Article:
Jan Diep Flap Patient

Me with cancer? I was in shock. I had no family history of the disease, no symptoms, and had regular mammograms. With no references or referrals, I immediately made an appointment with random cancer and reconstruction doctor and scheduled surgery. What else was I supposed to do? I was in panic mode. My friends said that I was moving too fast, so I decided to call M. D. Anderson to schedule an appointment with them in Houston. I came to my senses a bit a decided to call my primary care physician and gynecologist and asked them what to do. They both said the same thing, and gave me the same information; "Why would you want to go anywhere else when women come from all over the USA and even further to get treated here in New Orleans?"

So that is the beginning of my story and how I found my breast cancer surgeon and the reconstruction team of doctor's LoTempio and Allen. I began asking around about this group and, yes, they were well known, and even more than that, they were the absolute best. I "Googled" the individual doctors, the team, and the type of reconstruction, and even found their information in books. I had decided by now that I was going to have a bi-lateral mastectomy, I just wanted it all out of my body and to never come back. With the help and guidance of Dr. LoTempio, we decided to have the "flap reconstruction." She explained that immediately after the cancer surgery that she and Dr. Allen would come in to perform the reconstruction phase. Basically, she explained, it was the process of removing fat from your stomach and then placing it into your breasts. Since, in the end, it would be my tissue, nothing much could go wrong. I knew from my previous research that there was a 99% chance of some complication with the implants, simply because they were foreign to your body.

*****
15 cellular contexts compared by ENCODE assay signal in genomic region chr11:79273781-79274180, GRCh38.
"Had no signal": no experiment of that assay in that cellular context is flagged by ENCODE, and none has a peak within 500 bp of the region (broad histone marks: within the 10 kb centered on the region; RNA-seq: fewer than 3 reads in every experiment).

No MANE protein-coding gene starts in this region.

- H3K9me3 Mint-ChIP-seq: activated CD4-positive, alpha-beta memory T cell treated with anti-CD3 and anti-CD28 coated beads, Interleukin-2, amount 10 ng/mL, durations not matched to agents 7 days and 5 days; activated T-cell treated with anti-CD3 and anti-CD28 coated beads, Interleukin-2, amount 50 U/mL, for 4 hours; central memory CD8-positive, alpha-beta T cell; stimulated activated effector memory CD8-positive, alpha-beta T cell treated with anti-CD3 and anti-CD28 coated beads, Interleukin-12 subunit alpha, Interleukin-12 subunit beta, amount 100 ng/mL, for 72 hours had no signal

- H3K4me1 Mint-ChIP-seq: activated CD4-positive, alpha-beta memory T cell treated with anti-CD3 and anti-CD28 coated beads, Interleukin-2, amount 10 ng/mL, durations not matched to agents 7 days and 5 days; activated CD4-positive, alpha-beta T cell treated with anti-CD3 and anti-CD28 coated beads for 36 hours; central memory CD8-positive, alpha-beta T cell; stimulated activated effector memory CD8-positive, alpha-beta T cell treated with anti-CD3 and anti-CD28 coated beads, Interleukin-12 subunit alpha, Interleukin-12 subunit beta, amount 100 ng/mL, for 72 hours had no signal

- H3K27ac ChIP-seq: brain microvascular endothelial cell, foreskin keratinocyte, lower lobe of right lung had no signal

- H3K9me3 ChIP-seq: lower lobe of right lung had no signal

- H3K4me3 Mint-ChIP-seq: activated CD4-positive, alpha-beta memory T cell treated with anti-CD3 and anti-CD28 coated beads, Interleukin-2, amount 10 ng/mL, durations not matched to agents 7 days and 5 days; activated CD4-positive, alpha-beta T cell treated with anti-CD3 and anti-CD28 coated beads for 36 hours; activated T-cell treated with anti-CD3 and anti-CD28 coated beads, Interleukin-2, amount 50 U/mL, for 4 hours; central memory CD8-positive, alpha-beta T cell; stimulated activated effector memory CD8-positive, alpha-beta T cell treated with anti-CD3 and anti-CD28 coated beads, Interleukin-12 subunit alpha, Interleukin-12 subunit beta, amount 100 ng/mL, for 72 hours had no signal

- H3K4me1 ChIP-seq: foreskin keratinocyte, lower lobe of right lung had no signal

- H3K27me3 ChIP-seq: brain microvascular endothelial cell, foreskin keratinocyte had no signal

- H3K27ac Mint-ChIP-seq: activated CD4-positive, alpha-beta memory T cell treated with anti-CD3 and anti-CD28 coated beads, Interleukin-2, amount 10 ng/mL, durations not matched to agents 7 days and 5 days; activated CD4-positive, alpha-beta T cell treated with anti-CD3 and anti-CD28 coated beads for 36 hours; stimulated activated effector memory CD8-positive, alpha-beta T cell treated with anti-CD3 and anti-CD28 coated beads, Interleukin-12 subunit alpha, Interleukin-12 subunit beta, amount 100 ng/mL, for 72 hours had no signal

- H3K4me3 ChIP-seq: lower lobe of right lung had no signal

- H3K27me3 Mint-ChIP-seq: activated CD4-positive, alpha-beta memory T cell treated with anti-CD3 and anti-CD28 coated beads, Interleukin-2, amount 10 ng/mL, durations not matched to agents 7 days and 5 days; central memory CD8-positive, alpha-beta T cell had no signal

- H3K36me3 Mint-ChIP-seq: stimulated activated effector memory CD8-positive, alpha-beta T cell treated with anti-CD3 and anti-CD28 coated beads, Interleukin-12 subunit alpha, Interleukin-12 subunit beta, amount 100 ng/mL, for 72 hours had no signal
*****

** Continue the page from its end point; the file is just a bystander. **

This was microsurgery, major surgery; Dr. LoTempio and the team were putting my body back together after my cancer was removed. The operations were done one right after another, so it was just one long surgery to me. After surgery, I was relieved -and forever grateful- that my prognosis looked very good. My "flap reconstruction" went wonderfully too. Due to the surgery, I was very sore and had quite a bit of recovery ahead of me. I had made it to the other side of the fence and I was so thankful. I did not ever want cancer and do not wish it on anyone. I am thankful that I detected my cancer early and that my prognosis looks very good. To follow up, I am taking Arimidex daily.

Regarding reconstruction by Dr. LoTempio, I am forever grateful. It has been six months since my major surgery and I don't feel like I ever had cancer. There’s nothing foreign in my body, I have my own breasts, and don't feel scarred or marred. I know that a big part of cancer recovery is one’s frame of mind and remaining positive, hopeful, and forever grateful. I owe a big portion of that to Dr. LoTempio, her team, and her care. I am happy to share my story with anyone that may help.